At one of the GSSF meet a guy I’d met shot hand-loaded, lead .45 ACP ball reloads. Part way through his match his GLOCK G21 blew up and ejected the magazine out of the pistol, and shattered the polymer off of the magazine.

He said "the grip humped up in my hand"... A later inspection showed a very heavy build-up of lead in his barrel.

I developed my load in 2001 and had a few straight forward criteria. Clean burning, accurate, reasonable velocity (1100 fps), and 1000 loads per pound.

I still have several thousand .40 S&W cases for reloading. My target load is just that. For CCW carry my load of choice is 155 gr. Corbon, there is absolutely no doubt when one of them goes off, HOT STUFF indeed.

I will pass on something of value though... I’ve noticed when brass splits at the case mouth, they ring at a different tone than the rest of the cases. When I grab a handful of “emptys” in my left hand I try to make sure that I shake them and listen, if you hear a different pitch, stop and look for a split case mouth.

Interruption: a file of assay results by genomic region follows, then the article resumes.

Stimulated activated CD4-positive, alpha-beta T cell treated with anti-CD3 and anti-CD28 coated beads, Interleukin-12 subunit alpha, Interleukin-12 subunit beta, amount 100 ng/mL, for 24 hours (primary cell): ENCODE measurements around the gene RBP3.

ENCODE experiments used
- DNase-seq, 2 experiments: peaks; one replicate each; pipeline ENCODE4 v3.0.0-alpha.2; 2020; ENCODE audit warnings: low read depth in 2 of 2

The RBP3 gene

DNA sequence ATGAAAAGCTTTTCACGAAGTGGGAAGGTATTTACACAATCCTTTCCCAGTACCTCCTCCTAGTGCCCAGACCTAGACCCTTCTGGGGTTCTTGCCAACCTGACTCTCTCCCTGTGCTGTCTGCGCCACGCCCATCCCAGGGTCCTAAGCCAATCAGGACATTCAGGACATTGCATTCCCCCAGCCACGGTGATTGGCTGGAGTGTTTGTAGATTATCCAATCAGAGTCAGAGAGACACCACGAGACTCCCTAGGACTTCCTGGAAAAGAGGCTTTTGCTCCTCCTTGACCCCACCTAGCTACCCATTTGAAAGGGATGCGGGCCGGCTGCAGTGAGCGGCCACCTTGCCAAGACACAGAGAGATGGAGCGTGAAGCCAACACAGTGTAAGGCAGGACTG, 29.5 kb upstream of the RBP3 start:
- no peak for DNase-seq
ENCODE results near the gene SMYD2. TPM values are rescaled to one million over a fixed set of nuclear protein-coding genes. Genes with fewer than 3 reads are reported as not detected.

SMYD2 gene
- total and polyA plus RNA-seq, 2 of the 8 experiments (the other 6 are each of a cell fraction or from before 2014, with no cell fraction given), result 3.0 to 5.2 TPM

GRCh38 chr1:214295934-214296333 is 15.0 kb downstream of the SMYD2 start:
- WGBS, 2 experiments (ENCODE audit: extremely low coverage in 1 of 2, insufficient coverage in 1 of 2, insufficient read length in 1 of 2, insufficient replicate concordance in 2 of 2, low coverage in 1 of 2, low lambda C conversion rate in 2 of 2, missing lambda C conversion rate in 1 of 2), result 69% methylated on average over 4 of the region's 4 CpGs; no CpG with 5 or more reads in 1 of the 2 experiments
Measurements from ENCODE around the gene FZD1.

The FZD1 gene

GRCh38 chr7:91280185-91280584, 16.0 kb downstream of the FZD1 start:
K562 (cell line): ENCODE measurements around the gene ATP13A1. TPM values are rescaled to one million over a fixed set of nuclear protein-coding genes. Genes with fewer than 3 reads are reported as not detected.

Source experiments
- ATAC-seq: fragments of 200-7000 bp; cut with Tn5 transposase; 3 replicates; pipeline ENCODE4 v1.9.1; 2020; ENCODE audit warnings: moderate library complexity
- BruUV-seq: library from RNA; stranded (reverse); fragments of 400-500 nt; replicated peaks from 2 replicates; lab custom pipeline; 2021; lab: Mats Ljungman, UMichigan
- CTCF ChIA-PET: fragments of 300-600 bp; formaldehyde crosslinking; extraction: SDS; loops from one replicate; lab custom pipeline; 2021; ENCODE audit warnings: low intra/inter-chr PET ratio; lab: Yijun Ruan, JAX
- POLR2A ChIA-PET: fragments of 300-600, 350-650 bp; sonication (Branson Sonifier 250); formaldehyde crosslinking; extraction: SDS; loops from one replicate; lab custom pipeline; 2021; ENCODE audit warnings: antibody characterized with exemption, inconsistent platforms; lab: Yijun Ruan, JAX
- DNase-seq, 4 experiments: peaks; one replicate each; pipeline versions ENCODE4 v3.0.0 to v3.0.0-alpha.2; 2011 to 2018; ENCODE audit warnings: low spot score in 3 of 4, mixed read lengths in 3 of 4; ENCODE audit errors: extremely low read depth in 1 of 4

I’ve never “hot-rodded” a round, the need for more power is ALWAYS a reason to go buy a bigger gun 8-).

Lot’s of Luck,
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Old 01-29-2010, 23:05   #30
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Hey moderator,

Sorry, I have a small monitor and didn't see the notice that you had to approve the post. Please delete the extra posts !

Thanks,

parkerdude
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Old 01-30-2010, 11:17   #31